The trip ended with four more days of clinic in Coyoles (following a day of rest at the beach in Trujillo - photo above), a town surrounded by Dole plantations. This year we noticed more so than in past years the effects of poverty, low-level education, gender discrimination and broken families. As always, it was a pleasure to work with the local people who make these trips possible. The group of youth this year in Coyoles was more energetic than ever, which made working in the heat and humidity so much more pleasant. The photo below is of several of the doctors and students with the wonderful people we had the opportunity to work with again this year.

Immediately following the brigade (unfortunately I didn't even have time to make it to Tegucigalpa to visit all of my little loves and friends at NPH), I embarked on a journey to another part of the world that is unfamiliar to me...Washington, D.C. Days later I began a summer internship through the Global Health Fellows Program of the Public Health Institute. I am working in the Office of HIV of the Global Health Bureau at the Unites States Agency for International Development (USAID). I am working with the Orphans and Vulnerable Children technical working group, as well as with the team addressing the prevention of mother-to-child transmission of HIV. My role is still a bit in the developmental stage, but it sounds as though things might become a bit more solidified this week. Great opportunities are popping up, and I'm meeting many wonderful people, and working in an environment that is new to me, and one which is providing an opportunity to learn another side of international health work.

I guess that about sums it up for now.
Happy 4th of July weekend!



check out these rainbow throwing chimneys i captured out my kitchen window yesterday.

these last few weeks top the list of my best weeks yet in berlin/europe. i was able to spend lots of time relaxing, finishing a book, hanging out with friends, and enjoying the city. trying to savor it all before heading home in just over a week.

...a cook-out on the terrace of classmate's flat, a house-warming party, brunch at a friend's place, baleadas at my place, a cook-out in the park in friedrichshain and out for a drink afterwards, the best homemade mexican dinner night yet, sangria at treptower park, strolls along the river, old man jazz at zosch, taking in the body worlds exhibit, hitting up street markets, and more.

BUT this next week is bound to be even better! my sister arrives tomorrow morning, and we will do out best to live up this last week in germany before heading back to the US on the 25th. my european adventure has been just that...and i am sad to see it come to an end, but am excited about the things to come.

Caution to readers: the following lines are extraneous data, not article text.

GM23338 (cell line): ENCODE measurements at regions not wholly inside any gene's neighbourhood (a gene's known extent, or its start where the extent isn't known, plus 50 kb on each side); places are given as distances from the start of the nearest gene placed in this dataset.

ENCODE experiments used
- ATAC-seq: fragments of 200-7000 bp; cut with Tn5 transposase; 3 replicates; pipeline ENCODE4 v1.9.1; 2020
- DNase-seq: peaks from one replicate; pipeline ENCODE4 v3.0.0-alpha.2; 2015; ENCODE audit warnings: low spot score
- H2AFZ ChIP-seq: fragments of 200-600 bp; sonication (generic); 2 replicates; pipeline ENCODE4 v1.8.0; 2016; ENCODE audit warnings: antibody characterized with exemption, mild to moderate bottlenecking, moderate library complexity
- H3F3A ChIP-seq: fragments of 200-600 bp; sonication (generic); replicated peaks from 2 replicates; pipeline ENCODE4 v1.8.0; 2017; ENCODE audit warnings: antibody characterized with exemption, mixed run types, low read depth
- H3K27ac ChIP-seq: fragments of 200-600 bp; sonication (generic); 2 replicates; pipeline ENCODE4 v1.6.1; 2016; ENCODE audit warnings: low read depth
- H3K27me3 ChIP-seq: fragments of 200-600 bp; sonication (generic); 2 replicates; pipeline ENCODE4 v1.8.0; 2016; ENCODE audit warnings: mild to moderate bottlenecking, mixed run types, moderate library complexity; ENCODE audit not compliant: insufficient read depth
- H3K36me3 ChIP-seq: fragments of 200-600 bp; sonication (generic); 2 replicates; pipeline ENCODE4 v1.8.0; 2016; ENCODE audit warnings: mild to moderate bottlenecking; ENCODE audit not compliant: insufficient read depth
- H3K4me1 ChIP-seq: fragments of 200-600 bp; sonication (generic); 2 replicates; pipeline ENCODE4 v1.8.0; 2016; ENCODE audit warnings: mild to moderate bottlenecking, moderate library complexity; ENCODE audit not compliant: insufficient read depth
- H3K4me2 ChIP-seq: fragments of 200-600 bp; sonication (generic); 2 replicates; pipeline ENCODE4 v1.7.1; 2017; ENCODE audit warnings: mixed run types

until next time...


what says spring better than a juicy fruit?

i seem to be on a kick of blogging about sphere-shaped fruits. well this time it's not so much about the fruit itself, but the life-altering tool i have used for years to access the sweetness that awaits inside this fruit. my mother is a Pampered Chef consultant, and loves supplying her children with her favorite kitchen gadgets. including this one

i have always loved to eat oranges, but before this "Citrus Peeler" came into my life, i admit that i rarely ate them because i couldn't stand to peel them. i know that's a lame excuse, right?

mom has given me several of these peelers, and i take one with me whenever i travel. people watch in awe when i whip this gadget out and access the sweet goodness of my orange in record time (and i don't even have to pick the orange peels out from my fingernails afterwards!) really, this thing is amazing, and only costs $1. so worth it.

do i sound like i'm on a commercial? i guarantee you that i get absolutely none of the proceeds from their sales. i'm simply just trying to spread the love. so having said that, i would really recommend it if you have children that are orange-lovers. when i worked in honduras with something like 60 children from the ages of 2 through 9, i always feared the day when we got oranges as snacks. those days meant that the staff and volunteers spent hours peeling oranges for the kids (this was before i had my very own citrus peeler). if there was a knife nearby, the kids would use those to peel their oranges. i would be on stand-by to take them to the clinic for stitches when they cut themselves (luckily that happened infrequently...). but there was still always that fear someone would lose a finger.

i'm contemplating buying loads of these peelers for the orphanage. 1 - so the caregivers and volunteers don't have to destroy their fingers peeling 60 oranges, and 2 - so the children can just do it themselves without the running the risk of cutting their pretty little fingers off.

i know you want one. or more. you can order them here.


"Shoot for the moon...

even if you miss you’ll land among the stars."

After googling to find the origin of this quote, I found two options. One site said it was a quote from Brian Littrell, who I discovered is a former member of Backstreet Boys. I knew I couldn't possibly be quoting a Backstreet Boy on my blog, so I continued searching. And it looks as though the quote actually comes from Les Brown, a motivational speaker. Yes, that sounds much more appropriate. We'll stick with that.